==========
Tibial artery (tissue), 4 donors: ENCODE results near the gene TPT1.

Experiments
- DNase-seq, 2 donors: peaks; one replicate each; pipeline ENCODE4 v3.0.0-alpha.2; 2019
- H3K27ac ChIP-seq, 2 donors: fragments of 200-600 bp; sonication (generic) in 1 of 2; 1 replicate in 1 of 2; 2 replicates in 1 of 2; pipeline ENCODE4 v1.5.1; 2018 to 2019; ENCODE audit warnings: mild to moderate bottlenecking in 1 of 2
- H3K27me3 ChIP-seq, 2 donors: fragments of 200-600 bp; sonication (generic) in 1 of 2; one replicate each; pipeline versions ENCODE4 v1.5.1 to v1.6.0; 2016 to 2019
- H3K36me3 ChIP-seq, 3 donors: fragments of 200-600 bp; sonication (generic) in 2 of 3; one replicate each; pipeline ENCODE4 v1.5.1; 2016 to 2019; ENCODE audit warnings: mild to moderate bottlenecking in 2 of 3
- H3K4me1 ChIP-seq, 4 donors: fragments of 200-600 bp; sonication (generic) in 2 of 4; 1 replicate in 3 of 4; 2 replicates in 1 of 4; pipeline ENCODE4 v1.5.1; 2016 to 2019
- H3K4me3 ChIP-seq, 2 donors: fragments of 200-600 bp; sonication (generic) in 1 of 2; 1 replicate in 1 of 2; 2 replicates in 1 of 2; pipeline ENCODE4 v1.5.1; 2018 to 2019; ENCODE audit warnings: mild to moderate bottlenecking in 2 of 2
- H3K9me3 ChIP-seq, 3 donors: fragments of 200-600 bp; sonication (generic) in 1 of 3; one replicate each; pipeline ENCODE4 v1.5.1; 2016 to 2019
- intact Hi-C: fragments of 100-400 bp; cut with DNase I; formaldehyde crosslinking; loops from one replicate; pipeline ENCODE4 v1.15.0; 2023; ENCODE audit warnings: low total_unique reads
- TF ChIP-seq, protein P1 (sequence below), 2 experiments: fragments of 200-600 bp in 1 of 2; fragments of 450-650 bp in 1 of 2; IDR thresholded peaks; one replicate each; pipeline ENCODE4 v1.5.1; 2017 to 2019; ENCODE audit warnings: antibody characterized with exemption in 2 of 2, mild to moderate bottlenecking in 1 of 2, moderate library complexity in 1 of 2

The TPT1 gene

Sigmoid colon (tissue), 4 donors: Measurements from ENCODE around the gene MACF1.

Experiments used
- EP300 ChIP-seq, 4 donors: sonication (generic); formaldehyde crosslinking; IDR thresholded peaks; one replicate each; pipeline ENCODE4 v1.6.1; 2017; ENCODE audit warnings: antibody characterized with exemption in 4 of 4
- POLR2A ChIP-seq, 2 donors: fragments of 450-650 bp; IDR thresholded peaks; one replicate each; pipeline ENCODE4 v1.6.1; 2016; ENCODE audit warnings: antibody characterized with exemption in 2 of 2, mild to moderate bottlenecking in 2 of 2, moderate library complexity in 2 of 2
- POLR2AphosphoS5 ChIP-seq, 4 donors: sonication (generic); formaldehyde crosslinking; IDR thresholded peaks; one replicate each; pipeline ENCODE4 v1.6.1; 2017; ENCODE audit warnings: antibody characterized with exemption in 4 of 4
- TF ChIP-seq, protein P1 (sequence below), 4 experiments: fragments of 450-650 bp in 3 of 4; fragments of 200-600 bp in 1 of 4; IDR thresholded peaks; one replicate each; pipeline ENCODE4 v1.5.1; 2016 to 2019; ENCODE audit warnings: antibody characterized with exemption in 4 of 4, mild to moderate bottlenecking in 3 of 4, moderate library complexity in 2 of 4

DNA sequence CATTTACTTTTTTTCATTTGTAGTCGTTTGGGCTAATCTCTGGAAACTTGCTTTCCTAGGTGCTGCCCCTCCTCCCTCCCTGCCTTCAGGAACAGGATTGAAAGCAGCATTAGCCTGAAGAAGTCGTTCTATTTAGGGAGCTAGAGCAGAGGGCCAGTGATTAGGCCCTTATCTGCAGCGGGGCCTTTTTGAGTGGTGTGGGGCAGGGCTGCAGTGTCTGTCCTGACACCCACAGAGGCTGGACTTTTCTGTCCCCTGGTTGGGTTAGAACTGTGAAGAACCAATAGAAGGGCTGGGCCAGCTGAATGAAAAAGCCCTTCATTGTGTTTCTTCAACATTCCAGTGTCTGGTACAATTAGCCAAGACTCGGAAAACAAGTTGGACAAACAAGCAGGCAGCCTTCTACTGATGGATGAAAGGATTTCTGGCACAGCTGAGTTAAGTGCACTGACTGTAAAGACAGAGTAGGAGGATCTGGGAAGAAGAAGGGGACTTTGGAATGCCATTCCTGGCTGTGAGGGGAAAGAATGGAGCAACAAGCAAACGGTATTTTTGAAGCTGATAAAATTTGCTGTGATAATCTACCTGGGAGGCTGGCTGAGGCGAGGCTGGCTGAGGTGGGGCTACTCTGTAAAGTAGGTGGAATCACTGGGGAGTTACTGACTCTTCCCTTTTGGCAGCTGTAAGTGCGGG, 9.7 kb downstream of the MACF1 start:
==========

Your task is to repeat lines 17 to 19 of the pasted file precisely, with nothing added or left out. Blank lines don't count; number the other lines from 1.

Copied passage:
- POLR2AphosphoS5 ChIP-seq, 4 donors: sonication (generic); formaldehyde crosslinking; IDR thresholded peaks; one replicate each; pipeline ENCODE4 v1.6.1; 2017; ENCODE audit warnings: antibody characterized with exemption in 4 of 4
- TF ChIP-seq, protein P1 (sequence below), 4 experiments: fragments of 450-650 bp in 3 of 4; fragments of 200-600 bp in 1 of 4; IDR thresholded peaks; one replicate each; pipeline ENCODE4 v1.5.1; 2016 to 2019; ENCODE audit warnings: antibody characterized with exemption in 4 of 4, mild to moderate bottlenecking in 3 of 4, moderate library complexity in 2 of 4

DNA sequence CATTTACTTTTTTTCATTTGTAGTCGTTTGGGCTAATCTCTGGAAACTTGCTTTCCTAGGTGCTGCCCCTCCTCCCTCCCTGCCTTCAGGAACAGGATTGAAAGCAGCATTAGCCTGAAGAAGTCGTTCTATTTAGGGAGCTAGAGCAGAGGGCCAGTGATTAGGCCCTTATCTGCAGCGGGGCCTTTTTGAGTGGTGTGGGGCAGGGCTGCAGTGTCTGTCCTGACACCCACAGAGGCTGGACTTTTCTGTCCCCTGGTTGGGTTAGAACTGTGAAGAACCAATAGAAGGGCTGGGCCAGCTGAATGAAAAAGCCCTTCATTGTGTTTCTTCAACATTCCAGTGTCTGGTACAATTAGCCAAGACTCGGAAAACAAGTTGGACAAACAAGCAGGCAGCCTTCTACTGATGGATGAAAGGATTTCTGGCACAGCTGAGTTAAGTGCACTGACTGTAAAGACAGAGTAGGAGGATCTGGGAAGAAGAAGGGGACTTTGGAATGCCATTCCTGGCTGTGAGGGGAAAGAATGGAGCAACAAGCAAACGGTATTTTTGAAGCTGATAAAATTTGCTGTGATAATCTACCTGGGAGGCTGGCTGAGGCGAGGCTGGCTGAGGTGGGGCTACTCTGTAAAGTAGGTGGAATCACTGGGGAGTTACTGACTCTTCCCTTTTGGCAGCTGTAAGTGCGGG, 9.7 kb downstream of the MACF1 start: